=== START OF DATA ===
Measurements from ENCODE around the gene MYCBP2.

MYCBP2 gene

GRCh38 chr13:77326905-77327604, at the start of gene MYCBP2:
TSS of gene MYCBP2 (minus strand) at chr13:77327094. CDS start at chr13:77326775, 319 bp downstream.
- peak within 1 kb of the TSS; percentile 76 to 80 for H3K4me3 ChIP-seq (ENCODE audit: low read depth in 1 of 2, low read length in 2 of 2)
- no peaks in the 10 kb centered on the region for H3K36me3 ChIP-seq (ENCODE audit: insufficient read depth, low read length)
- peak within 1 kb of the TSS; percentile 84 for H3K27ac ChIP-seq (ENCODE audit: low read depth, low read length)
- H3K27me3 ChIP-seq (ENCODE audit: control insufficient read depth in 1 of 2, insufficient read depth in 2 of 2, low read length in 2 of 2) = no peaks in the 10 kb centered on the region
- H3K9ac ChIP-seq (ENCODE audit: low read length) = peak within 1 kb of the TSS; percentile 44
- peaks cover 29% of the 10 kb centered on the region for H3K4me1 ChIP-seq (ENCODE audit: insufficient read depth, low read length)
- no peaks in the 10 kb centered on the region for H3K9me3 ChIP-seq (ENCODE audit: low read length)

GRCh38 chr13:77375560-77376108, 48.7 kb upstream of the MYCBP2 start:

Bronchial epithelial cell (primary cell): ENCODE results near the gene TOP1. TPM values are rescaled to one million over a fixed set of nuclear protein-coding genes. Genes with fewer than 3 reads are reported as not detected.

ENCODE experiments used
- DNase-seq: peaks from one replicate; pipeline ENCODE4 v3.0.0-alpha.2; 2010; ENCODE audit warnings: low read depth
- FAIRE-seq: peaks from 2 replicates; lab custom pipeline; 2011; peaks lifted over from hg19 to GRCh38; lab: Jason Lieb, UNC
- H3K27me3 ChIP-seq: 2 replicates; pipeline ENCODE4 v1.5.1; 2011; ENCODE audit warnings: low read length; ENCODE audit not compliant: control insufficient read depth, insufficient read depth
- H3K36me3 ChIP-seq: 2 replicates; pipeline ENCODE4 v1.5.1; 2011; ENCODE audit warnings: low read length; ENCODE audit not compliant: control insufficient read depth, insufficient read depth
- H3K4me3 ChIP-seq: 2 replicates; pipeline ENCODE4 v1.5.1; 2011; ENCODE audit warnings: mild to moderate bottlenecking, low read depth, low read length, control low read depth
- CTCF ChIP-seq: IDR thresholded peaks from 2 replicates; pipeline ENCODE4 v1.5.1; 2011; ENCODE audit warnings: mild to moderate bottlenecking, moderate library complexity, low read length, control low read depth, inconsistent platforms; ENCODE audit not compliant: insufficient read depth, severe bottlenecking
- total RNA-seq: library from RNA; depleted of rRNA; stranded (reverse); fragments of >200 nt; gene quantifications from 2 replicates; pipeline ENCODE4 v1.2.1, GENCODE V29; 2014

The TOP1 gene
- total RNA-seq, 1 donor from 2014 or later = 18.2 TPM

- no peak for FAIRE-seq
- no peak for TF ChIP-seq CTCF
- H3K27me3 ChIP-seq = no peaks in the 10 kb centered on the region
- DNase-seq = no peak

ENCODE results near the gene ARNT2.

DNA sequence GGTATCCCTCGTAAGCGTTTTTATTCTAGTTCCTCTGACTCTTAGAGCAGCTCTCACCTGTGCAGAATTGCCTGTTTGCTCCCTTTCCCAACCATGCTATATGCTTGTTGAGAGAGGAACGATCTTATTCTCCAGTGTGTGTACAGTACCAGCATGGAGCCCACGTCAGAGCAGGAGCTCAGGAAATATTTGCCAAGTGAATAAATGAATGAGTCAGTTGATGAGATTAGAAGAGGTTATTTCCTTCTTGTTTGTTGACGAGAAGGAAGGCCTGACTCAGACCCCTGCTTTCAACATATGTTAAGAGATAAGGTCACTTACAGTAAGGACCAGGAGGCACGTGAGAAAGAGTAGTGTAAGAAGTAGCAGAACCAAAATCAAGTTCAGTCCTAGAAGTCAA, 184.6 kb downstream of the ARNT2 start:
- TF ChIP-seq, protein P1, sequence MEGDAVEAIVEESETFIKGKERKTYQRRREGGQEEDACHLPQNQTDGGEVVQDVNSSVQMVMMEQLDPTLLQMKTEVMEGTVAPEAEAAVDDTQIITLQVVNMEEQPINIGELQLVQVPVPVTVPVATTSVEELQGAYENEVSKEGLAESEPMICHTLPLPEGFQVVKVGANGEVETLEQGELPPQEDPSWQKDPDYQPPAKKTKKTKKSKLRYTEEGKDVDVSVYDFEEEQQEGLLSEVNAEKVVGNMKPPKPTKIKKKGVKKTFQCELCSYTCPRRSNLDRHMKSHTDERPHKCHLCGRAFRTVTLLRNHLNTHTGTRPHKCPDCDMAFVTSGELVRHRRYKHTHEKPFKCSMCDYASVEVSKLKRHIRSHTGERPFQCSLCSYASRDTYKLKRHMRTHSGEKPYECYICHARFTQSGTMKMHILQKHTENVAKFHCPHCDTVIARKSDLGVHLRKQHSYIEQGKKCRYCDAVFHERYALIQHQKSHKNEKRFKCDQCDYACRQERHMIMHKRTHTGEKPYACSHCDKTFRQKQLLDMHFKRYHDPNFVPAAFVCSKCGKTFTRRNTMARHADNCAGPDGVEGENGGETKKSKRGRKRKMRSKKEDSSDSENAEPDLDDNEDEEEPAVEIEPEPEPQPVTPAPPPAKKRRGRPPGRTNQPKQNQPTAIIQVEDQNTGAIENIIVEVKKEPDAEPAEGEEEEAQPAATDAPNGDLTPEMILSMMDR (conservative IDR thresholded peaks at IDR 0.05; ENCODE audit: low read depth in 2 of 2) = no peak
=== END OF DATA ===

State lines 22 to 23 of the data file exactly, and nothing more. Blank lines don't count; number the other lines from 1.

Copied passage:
The TOP1 gene
- total RNA-seq, 1 donor from 2014 or later = 18.2 TPM